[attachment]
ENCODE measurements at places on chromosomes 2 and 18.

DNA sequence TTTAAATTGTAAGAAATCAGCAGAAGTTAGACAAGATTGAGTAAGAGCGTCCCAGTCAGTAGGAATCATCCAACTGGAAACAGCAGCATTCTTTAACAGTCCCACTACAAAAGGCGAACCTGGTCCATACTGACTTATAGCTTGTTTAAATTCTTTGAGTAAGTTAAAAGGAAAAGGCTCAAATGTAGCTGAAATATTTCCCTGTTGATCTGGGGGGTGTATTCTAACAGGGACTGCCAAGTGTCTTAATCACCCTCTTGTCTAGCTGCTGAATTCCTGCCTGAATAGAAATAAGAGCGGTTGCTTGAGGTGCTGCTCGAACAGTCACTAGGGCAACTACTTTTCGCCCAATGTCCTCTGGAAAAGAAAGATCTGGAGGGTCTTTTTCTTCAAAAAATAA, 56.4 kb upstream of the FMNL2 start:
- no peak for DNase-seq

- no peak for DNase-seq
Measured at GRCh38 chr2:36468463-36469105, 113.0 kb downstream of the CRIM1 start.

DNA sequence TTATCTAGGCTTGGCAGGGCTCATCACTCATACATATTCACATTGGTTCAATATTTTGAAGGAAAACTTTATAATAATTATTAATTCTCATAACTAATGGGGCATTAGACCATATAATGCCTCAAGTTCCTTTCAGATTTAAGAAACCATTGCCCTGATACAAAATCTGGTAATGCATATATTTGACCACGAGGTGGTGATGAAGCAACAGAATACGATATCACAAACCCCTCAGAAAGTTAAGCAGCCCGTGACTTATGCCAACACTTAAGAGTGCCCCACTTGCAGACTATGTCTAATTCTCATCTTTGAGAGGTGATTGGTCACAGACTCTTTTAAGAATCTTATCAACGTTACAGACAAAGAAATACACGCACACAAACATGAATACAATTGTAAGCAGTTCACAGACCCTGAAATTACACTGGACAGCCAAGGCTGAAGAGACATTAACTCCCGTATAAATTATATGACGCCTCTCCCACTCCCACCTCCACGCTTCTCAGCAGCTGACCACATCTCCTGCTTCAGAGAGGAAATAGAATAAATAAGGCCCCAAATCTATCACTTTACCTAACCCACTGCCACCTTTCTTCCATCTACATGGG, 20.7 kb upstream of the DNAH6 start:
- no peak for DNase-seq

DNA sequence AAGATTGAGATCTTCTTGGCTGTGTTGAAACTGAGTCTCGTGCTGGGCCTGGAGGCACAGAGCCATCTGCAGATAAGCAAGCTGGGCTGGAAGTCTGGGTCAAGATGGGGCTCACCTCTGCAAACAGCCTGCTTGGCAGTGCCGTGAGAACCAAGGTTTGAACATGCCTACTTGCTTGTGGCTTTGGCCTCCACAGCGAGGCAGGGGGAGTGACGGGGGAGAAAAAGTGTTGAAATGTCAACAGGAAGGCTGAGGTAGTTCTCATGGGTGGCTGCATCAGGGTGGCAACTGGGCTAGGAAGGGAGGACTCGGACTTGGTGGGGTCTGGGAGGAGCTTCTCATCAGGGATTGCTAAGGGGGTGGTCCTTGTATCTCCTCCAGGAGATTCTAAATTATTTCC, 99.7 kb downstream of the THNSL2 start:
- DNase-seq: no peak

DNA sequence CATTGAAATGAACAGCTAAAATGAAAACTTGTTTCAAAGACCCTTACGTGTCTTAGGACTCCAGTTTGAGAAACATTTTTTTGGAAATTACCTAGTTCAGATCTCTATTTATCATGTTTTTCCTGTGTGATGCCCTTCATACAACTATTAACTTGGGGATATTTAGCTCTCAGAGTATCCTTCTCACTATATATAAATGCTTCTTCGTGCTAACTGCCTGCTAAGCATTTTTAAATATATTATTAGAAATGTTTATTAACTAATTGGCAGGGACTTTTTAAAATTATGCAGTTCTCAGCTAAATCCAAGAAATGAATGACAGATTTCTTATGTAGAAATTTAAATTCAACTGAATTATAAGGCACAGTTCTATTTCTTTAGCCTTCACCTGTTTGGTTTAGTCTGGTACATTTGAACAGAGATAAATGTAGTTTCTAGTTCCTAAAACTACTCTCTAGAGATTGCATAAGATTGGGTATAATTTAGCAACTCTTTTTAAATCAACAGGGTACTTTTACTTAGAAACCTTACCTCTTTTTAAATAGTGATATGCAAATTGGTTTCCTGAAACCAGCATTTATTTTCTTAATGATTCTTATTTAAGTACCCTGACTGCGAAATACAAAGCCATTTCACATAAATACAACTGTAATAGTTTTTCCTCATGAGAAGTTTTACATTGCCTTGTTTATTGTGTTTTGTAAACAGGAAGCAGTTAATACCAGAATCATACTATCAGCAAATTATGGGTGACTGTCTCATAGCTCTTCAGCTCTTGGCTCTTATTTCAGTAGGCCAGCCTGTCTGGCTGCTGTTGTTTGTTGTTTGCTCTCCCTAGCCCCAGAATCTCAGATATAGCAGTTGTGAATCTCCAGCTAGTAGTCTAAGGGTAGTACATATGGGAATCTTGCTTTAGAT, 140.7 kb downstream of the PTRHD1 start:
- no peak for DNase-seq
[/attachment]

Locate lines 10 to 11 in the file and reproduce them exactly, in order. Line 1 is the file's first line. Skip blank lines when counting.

DNA sequence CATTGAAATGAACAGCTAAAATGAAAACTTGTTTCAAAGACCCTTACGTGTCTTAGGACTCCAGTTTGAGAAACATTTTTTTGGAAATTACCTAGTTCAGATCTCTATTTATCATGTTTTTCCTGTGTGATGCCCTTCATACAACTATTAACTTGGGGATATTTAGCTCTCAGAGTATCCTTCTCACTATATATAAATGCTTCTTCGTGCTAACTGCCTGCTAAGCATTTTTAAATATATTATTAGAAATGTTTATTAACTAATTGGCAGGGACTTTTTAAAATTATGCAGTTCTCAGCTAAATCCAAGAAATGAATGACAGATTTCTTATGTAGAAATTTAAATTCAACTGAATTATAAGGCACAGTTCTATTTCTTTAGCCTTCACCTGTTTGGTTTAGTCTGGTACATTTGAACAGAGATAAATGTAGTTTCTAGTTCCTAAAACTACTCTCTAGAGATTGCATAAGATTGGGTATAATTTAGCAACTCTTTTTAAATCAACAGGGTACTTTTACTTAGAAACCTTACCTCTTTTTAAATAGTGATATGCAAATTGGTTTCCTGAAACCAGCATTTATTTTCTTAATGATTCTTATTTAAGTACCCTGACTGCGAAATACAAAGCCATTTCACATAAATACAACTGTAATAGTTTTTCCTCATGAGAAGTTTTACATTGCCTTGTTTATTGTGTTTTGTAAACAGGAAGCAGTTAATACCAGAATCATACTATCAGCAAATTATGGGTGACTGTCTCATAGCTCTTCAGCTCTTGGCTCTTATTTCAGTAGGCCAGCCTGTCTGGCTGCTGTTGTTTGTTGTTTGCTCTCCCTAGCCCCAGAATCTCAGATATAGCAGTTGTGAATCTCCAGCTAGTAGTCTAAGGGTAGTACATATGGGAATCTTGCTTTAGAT, 140.7 kb downstream of the PTRHD1 start:
- no peak for DNase-seq